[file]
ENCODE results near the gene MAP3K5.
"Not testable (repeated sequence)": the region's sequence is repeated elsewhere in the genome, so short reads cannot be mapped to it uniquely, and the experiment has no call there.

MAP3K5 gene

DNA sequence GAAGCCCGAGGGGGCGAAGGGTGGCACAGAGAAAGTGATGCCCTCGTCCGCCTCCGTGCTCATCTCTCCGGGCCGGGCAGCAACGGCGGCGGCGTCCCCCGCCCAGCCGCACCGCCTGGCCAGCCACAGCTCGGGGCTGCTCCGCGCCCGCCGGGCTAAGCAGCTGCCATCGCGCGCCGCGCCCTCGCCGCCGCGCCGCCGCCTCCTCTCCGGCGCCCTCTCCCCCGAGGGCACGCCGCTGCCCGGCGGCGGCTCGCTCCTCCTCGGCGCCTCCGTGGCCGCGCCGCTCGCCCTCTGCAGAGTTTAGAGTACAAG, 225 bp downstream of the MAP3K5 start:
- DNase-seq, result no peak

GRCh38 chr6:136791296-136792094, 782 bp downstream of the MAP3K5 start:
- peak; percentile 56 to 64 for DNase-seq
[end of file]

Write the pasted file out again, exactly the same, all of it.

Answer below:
ENCODE results near the gene MAP3K5.
"Not testable (repeated sequence)": the region's sequence is repeated elsewhere in the genome, so short reads cannot be mapped to it uniquely, and the experiment has no call there.

MAP3K5 gene

DNA sequence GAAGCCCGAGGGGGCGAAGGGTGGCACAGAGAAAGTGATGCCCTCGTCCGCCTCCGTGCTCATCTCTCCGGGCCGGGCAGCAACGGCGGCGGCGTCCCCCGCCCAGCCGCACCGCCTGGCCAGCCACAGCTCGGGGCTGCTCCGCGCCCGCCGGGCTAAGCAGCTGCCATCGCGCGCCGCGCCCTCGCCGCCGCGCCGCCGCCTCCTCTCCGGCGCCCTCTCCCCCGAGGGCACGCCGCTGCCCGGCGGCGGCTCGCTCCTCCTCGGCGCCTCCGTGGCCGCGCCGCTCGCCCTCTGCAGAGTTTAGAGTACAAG, 225 bp downstream of the MAP3K5 start:
- DNase-seq, result no peak

GRCh38 chr6:136791296-136792094, 782 bp downstream of the MAP3K5 start:
- peak; percentile 56 to 64 for DNase-seq